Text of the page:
Walsh Functions in Lens Optimization: II. Evaluation of the Diffraction-based OTF for On-axis Imagery
01 Mar 1981-Journal of Modern Optics-Vol. 28, Iss: 3, pp 389-396
About: This article is published in Journal of Modern Optics.The article was published on 1981-03-01. It has received 2 citation(s) till now. The article focuses on the topic(s): Lens (optics).
Topics: Lens (optics) (66%)
Abstract: Radial Walsh functions form a closed set of orthogonal functions over a given finite interval, each function taking merely one constant value (either +1 or −1) in each of a finite number of subintervals into which the entire interval is divided. This set provides a remarkable set of orthogonal radial filters for the pupil of an imaging system. We report analytical expressions for members of the set and their Hankel transforms of order zero. Far-field diffraction characteristics, namely, the far-field amplitude distribution and the optical transfer functions, are presented for the first eight members of the set.
L. N. Hazra1•Institutions (1)
15 Aug 1988-Applied Optics
TL;DR: A new quadrature technique is presented that obviates the need for knowledge of derivatives of the argument of the exponential integrand in the calculation of image assessment critiera.
Abstract: The calculation of image assessment critiera, eg, the Strehl ratio, the point spread function, or the optical transfer function, involves the evaluation of an integral where the integrand is highly oscillatory over a large range of integration Prefaced with a brief description of the well-known numerical quadrature methods adopted for the purpose, this paper presents a new quadrature technique that obviates the need for knowledge of derivatives of the argument of the exponential integrand Some illustrative numerical results are presented
H. H. Hopkins1•Institutions (1)
01 May 1962-
Abstract: A resume of the treatment of image formation from the standpoint of the theory of passive linear systems is given, it being shown that image formation for an incoherent object satisfies the basic postulates of superposition and stationarity. It then follows that the spatial frequency response of an optical system will be given by the Fourier transform of its impulse response, this latter being simply the distribution of intensity in the image of a narrow self-luminous line. There follows an account of work done in the author's image-assessment group at Imperial College. This includes the diffraction theory of optical frequency response, aberration tolerance theory and the numerical evaluation of frequency response and diffraction integrals together with examples of the response curves for particular cases. A number of methods for the measurement of frequency response are described, and the theory of these methods and results showing the comparison of theoretical and measured response curves are discussed. The final section describes methods for the measurement of the Fourier spectra of photographic images, and their application to the study of the influence of the detector properties on recorded images.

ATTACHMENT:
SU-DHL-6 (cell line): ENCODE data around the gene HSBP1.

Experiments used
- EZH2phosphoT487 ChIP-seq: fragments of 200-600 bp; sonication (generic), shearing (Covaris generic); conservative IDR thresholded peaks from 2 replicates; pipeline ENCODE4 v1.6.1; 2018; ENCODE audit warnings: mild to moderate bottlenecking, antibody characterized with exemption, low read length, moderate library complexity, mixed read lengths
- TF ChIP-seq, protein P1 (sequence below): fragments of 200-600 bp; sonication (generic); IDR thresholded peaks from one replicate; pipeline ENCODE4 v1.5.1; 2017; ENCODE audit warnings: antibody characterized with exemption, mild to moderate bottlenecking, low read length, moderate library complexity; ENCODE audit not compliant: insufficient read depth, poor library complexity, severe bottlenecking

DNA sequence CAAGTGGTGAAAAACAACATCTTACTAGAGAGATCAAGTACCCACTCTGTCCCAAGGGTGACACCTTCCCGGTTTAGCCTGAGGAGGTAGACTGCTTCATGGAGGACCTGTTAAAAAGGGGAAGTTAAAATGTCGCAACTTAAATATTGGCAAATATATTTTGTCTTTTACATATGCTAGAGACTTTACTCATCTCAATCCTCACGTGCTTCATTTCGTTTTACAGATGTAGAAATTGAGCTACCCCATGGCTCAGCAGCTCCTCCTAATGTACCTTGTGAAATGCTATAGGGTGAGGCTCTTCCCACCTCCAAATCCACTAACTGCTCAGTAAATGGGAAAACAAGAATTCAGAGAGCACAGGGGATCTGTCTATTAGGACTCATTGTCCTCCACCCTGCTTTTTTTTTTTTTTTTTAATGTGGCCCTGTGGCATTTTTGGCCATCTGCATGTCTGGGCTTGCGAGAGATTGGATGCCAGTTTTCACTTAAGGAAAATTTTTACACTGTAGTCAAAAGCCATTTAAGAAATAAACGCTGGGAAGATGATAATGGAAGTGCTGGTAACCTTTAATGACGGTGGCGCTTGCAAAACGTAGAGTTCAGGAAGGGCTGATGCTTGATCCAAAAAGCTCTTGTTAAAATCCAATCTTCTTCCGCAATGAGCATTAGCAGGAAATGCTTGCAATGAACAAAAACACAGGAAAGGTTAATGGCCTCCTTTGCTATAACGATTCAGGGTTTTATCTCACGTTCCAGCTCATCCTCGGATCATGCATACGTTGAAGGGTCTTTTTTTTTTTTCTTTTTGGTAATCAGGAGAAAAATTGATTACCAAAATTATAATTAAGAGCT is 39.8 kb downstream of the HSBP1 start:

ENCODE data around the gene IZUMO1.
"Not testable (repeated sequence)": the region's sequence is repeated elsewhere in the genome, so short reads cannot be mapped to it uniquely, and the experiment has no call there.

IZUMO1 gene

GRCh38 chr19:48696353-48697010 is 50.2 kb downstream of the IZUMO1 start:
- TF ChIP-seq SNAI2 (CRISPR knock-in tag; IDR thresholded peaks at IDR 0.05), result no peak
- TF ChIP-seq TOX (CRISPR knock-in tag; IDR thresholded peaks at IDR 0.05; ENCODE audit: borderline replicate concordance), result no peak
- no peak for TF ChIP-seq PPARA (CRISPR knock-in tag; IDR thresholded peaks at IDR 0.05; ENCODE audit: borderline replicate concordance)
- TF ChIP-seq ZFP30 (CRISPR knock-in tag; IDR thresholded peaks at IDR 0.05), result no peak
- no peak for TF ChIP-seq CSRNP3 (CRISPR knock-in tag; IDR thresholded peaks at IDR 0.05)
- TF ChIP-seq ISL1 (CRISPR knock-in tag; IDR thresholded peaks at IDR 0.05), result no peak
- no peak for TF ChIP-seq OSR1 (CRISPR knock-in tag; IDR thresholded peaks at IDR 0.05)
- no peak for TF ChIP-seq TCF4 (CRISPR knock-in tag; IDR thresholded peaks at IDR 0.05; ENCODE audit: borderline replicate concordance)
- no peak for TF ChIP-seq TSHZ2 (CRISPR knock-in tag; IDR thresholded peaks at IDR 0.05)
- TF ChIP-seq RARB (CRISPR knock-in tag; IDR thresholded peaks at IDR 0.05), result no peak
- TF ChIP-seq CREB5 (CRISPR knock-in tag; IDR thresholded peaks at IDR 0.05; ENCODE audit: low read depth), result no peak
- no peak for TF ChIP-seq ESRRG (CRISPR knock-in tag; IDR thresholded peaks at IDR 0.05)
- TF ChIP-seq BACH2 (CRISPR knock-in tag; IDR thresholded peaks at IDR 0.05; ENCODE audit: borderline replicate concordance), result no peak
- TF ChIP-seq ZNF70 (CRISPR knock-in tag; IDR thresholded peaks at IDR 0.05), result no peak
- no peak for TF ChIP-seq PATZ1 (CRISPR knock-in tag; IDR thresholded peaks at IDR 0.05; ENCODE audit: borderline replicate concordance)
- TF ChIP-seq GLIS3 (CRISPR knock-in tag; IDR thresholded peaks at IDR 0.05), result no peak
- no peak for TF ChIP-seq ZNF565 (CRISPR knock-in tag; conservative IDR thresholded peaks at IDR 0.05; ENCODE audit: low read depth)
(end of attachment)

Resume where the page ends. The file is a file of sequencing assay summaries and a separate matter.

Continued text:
01 Aug 1976-Journal of Modern Optics
Abstract: Using a series expansion in Zernike polynomials to express the pupil function of an optical system, a means for computing the Optical Transfer Function has been found which avoids explicit numerica...
01 Apr 1971-Journal of Modern Optics
TL;DR: In previous OTF computer programs, various geometrical optical aspects of image formation appear often to have been ignored, leading to considerable errors in the computed values of the transfer function, particularly for high-aperture or wide-angle systems.
Abstract: In previous OTF computer programs, various geometrical optical aspects of image formation appear often to have been ignored. The neglect of factors associated with anamorphotic imagery, pupil aberrations and vignetting, and a shift of focal plane can lead to considerable errors in the computed values of the transfer function, particularly for high-aperture or wide-angle systems. In addition, the numerical integration processes employed have not always been entirely satisfactory in terms of efficiency, generality, and convenience.
01 Mar 1977-Journal of Modern Optics
TL;DR: A reformulation of Walsh functions in polar coordinates facilitates the analysis which is presented, along with a restatement of the basic properties of these functions pertinent to the purpose.
Abstract: Walsh functions provide a viable and interesting tool in the treatment of problems of optical imagery. A reformulation of Walsh functions in polar coordinates facilitates the analysis which is presented, along with a restatement of the basic properties of these functions pertinent to the purpose. Some numerical results of aberrational diffraction images are cited to illustrate the compatibility of the proposed approach.
01 Aug 1978-Journal of Modern Optics
Abstract: A program for the calculation of the optical transfer function, using Gaussian quadrature, is described. The program uses considerations of symmetry to save computer time, and several means of checking intermediate results are described. The program may be used to calculate either monochromatic or heterochromatic values of the OTF.